When one reads any story written by Philip K. Dick, one expects certain themes and situations to appear. An example would be the question: What constitutes reality? In A Scanner Darkly, Dick uses drug culture and the often-debilitating effects of drug abuse to take the reader through a journey into a fracturing mind. It is an honest portrayal of the cost of experiencing life through the distorted mirror of altered states of consciousness. It is also one of the most personal stories written by the late Philip K. Dick, based largely on the people he encountered during his own lost times.
Like most Dick stories, A Scanner Darkly begins innocuously enough, starting off as a police procedural. The audience is introduced to Bob Arctor, aka Fred, an undercover narcotics detective who has become no different than the people he keeps under surveillance. The sense of lost identity is very quickly established in a scene where Arctor/Fred gives a rote speech while wearing a scrambler suit. In order to protect his identity, the protagonist wears a full-body suit which randomly displays different faces and body parts. This suit can be seen as a separation of the mind from the body, which is also a side effect of long-term use of Substance D, the drug Arctor/Fred is investigating and abusing. Combining the mental cost of Substance D, the need for complete removal of personal identity, and an order to begin surveillance on himself, Arctor/Fred is given a splendid recipe for paranoia and identity confusion.
In the drug culture that Dick takes his audience, the audience gets to experience the long, strange trip, whether they want to or not. Speaking from personal experience, the listless, almost vacant conversations held between Arctor/Fred and his roommates/suspects are eerily reminiscent of actual conversations between drug users. It’s in the characters that Dick exceeds beyond just a basic, drug-fueled misadventure.
Anyone who has been deeply involved in drugs knows someone like Barris, the shady drug user/pusher who claims to have specialized knowledge and is always working on special projects, like synthesizing cocaine from the contents of spray cans. Or the character Luckman, the amiable stoner who is probably the best friend one can have during a trip but isn’t playing with a full deck of cards at any time. All of these characters and the bright dystopia they live in act like real addicts, making them all the more relatable. It would have been easy for Dick to make a moralizing piece of anti-drug propaganda. Instead he presents broken, flawed people who make the mistake of thinking they can play in traffic without getting hit.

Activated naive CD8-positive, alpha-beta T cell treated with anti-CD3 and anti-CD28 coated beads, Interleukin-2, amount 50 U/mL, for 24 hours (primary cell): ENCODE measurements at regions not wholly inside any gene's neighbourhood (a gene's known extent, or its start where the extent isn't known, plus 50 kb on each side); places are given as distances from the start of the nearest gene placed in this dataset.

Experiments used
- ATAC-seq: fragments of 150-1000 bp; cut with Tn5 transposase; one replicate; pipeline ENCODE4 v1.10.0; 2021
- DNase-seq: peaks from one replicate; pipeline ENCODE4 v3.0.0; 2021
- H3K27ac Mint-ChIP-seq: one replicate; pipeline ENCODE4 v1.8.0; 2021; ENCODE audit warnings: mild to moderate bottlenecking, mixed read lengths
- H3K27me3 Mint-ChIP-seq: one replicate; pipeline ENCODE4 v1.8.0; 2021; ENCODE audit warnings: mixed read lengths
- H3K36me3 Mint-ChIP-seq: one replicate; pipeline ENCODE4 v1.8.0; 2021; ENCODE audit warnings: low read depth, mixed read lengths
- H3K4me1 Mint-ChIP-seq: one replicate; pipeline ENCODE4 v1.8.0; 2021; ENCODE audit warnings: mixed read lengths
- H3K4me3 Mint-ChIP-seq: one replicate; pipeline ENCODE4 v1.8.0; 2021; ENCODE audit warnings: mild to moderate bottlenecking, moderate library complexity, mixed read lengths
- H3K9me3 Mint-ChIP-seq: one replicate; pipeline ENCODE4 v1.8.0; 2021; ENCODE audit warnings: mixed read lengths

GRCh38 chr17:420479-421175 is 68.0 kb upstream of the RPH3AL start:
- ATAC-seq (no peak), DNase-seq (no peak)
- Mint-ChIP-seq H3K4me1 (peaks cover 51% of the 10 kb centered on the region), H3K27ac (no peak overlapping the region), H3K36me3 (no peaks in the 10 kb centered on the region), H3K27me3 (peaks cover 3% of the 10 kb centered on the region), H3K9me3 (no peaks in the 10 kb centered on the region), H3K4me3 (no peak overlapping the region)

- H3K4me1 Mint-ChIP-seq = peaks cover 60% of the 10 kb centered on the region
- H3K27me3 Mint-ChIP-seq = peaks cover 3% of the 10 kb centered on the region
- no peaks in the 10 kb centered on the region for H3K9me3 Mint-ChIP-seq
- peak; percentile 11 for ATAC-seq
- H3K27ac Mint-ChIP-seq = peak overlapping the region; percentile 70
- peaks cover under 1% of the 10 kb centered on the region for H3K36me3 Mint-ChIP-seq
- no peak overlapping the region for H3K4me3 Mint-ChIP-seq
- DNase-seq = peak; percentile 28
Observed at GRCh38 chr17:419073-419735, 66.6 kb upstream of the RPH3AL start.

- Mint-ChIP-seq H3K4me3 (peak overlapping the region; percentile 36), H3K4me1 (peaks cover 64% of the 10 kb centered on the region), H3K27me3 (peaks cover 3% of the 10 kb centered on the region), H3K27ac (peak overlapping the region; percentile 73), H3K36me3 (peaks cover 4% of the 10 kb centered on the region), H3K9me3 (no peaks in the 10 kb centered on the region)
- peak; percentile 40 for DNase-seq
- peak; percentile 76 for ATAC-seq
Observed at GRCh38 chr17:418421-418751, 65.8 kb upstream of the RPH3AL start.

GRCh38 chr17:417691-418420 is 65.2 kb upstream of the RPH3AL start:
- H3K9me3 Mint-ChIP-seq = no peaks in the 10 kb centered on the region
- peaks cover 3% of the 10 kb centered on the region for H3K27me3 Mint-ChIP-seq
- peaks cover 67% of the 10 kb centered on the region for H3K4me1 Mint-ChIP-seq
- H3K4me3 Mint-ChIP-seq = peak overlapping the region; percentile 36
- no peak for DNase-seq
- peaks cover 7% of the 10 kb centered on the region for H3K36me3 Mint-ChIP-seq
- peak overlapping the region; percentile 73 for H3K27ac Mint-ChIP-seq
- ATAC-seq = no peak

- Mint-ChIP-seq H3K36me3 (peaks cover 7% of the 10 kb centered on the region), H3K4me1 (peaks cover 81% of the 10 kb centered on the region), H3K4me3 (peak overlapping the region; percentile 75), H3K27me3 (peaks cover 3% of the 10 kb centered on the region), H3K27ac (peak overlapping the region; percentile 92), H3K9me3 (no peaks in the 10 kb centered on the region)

However, this story is very much the descent into madness and loss of personal identity for Arctor/Fred. One of Dick’s other favorite storytelling ideas is to show characters who are moved by the system into situations that harm them without their knowledge or consent. Without revealing too much of the story, Arctor/Fred is such a character, lost in a mission that becomes increasingly impossible to complete. Substance D, also known as Death, creates the effect of the brain separating and fighting itself to understand stimuli. In one of the few lucid moments for the character Barris, he points out that life is the only trip and it’s a heavy trip that leads straight to the grave. If life is a drug and the brain is the center of how one perceives life, how could their not be conflict within one’s own mind just by the act of living? Dick uses Substance D to confront the often destructive trip the drug “life” puts us through.
Philip K. Dick doesn’t shy away from the negative repercussions of prolonged drug use though. As the story reaches its climax and denouement, the physical toll has shattered the minds of some characters and the emotional sanity of others. This slide into oblivion is best summed up by Arctor/Fred, whose separated mind produces a German song with a stanza dealing with darkness, silence, and the loneliness of the singer in this vacuum. The final destination of Arctor/Fred: the DTs (delirium tremens), the uncontrollable soiling of one’s self are all real symptoms described in matter-of-fact but compassionate detail. While reading the scenes of Arctor/Fred suffering withdrawal, I remembered my own experiences becoming clean. Dick managed to capture both the humiliation and the humanity of such a situation in a way that I could relive my own past without shame.
A Scanner Darkly is not Philip K. Dick’s best work but it is a deeply personal statement of the people he knew who lost themselves in the trip. Using the descriptions (and slightly antiquated dialogue of 70’s drug culture) of a surveillance heavy system, Dick explores how we are able to define ourselves and how easily that definition can be altered and obliterated. As one of the classics of science fiction literature, I highly recommend picking up this book. If you wish to see the drug culture from the drug user’s perspective, this book will serve you well as an harrowing introduction.
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